The disciples of Christ had been raised in a religious environment that was infatuated with activity. Giving alms, fasting, praying in public, attending all the feasts, maintaining an outward show of good works–all the things that made the Jews look like good followers of God on the outside.
Do we not present that same environment today? At times it seems as if we are more concerned with making good church members than we are with making disciples of Christ. We make sure new converts are enrolled in all the right classes. We find a job (or two or three) for them to do in the church. We give them all the books and Bible studies they can handle and tell them that if they do all of these things, tithe, and show up for visitation they will be a good Christian.
Now I am not knocking all of those things any more than Jesus knocked the law. These are all well and good, but they must come as a result of our fellowship with Christ not as a means of developing spirituality. The church of Ephesus did all the right works, but God chastised them for their lack of passion for Christ.
What happens when we fail to apply this principle? New Christians, in their blessed ignorance, are thrown into the fray and worn to a frazzle. An atmosphere of legalism is fostered which turns into an atmosphere of manipulation and control which turns into an atmosphere of weariness and disillusionment. The woods are full of people who “used to be church-members”, who “used to teach Sunday School”, etc. who eventually got burned out on doing and never learning about the difference Christ wants to make on the inside.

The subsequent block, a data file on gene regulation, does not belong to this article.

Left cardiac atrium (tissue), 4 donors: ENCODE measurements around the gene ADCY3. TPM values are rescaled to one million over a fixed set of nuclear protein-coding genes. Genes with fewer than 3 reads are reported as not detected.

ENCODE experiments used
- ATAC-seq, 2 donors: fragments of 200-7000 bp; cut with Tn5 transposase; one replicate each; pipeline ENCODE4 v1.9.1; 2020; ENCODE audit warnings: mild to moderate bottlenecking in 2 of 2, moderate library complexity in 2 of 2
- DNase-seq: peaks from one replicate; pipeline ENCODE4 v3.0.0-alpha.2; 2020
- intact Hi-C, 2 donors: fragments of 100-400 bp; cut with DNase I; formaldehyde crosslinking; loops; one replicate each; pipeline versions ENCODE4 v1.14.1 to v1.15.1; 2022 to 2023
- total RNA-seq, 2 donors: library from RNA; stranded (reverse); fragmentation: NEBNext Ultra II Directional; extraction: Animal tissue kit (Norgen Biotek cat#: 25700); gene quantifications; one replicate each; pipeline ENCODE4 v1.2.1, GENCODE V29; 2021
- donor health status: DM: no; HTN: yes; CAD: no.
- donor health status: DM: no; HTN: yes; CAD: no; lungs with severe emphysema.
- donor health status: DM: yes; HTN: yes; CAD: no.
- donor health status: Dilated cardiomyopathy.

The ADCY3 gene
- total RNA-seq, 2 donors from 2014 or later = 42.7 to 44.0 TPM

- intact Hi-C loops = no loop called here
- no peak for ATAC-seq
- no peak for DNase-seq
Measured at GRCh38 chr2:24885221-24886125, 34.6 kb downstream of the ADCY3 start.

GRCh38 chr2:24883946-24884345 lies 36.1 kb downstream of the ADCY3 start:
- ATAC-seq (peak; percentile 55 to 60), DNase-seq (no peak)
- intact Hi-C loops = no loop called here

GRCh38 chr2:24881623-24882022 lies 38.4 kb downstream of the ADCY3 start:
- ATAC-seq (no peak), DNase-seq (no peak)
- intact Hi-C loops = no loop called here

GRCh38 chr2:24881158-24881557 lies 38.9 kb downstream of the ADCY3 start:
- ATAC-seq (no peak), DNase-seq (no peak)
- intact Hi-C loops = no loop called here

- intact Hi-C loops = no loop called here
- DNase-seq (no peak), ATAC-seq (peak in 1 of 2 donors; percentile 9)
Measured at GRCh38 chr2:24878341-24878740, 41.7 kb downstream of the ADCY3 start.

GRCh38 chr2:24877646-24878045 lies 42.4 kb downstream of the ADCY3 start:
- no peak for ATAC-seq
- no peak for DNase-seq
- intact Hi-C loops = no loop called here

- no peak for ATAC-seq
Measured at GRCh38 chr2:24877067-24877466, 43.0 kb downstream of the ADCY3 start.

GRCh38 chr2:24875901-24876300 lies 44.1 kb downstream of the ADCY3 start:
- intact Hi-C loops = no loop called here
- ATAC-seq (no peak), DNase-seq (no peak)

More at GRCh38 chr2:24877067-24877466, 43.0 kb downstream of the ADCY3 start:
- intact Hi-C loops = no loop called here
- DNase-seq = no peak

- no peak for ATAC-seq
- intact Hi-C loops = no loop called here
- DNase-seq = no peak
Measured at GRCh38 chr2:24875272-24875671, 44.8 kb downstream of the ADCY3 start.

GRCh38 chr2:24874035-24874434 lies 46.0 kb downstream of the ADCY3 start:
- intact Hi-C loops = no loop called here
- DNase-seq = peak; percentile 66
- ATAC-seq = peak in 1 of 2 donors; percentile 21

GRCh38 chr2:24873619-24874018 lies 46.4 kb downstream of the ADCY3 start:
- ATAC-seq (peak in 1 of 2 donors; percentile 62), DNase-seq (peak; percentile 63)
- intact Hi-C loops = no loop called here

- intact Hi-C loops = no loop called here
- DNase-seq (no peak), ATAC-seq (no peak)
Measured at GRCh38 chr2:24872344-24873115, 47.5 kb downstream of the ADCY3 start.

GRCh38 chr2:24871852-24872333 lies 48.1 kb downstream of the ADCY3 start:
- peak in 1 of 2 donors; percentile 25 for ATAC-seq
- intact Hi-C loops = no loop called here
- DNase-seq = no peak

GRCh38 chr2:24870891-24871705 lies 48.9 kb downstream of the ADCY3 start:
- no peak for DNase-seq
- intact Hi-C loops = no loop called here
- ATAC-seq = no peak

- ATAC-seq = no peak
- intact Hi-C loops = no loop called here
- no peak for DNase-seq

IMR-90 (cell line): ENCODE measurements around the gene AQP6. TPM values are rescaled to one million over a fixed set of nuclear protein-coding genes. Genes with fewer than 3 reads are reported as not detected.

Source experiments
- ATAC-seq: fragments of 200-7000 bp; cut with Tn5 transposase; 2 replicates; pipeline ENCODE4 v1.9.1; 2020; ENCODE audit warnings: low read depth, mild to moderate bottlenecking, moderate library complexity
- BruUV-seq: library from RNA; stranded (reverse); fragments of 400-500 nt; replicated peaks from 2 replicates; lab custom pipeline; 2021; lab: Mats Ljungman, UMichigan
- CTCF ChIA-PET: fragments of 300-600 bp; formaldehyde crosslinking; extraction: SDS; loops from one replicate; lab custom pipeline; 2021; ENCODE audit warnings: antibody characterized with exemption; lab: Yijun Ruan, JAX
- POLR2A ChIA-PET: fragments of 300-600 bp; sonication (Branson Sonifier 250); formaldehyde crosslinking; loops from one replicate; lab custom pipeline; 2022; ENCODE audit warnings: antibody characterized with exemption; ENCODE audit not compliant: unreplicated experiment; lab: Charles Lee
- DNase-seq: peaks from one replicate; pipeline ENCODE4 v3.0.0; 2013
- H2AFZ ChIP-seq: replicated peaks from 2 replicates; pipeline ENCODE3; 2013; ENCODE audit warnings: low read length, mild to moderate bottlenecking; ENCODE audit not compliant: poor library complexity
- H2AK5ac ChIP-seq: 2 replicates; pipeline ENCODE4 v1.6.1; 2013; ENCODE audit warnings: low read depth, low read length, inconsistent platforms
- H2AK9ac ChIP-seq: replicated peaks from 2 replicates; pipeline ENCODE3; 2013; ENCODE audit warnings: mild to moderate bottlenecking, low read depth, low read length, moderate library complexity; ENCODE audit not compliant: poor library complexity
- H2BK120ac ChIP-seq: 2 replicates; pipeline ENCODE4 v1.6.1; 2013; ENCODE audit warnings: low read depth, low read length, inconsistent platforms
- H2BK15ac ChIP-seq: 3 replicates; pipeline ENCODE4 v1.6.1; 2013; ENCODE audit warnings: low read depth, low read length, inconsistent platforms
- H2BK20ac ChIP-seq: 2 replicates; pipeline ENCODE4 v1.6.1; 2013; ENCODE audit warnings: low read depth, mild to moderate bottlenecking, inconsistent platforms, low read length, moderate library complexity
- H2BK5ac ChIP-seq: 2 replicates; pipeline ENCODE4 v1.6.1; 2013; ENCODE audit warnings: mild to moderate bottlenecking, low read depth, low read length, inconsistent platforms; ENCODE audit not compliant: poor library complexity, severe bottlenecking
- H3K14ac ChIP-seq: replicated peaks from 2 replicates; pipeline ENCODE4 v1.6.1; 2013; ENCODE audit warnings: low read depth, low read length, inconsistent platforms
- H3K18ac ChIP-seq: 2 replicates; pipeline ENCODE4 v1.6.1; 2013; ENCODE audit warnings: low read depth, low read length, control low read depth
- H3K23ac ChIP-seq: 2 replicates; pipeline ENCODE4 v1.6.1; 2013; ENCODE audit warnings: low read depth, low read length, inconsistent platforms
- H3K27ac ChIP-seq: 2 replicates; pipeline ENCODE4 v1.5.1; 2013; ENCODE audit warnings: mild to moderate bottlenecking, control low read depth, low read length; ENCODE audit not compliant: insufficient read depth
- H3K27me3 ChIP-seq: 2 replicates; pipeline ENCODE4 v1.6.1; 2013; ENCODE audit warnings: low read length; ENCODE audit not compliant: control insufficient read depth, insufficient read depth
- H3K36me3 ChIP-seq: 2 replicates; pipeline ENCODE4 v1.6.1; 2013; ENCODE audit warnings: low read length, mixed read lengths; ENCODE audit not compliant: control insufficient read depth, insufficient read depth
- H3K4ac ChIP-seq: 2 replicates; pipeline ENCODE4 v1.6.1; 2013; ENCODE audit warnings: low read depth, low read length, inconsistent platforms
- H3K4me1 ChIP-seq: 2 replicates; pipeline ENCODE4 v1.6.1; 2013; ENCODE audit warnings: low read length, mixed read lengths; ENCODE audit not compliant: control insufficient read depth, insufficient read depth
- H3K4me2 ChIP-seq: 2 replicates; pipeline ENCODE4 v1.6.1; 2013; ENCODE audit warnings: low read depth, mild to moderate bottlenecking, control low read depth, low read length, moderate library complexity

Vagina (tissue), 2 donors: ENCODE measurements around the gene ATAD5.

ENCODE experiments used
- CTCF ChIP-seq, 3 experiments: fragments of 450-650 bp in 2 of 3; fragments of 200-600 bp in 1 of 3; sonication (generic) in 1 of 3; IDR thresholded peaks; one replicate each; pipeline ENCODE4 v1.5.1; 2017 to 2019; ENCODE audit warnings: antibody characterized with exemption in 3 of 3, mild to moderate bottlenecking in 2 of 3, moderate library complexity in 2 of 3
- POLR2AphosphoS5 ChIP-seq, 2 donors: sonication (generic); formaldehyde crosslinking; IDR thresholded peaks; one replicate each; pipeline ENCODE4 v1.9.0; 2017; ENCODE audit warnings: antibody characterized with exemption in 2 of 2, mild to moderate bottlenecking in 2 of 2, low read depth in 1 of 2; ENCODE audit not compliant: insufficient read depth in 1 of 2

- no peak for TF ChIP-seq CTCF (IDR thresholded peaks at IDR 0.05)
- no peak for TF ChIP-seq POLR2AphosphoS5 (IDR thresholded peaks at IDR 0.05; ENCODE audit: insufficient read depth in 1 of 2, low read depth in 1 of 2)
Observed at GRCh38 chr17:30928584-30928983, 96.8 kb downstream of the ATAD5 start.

Jesus, in His sermon, began to introduce the concepts of genuine godly testimony, purity of the heart, faith, personal worship and obedience to His words. These themes were repeated over and over by the New Testament writers. Paul’s feelings were, “All my achievements are dung! I want to know more about Christ!”
May God help us to be Christians whose hearts blaze with a heavenly passion, ignited and fueled by time spent with Jesus.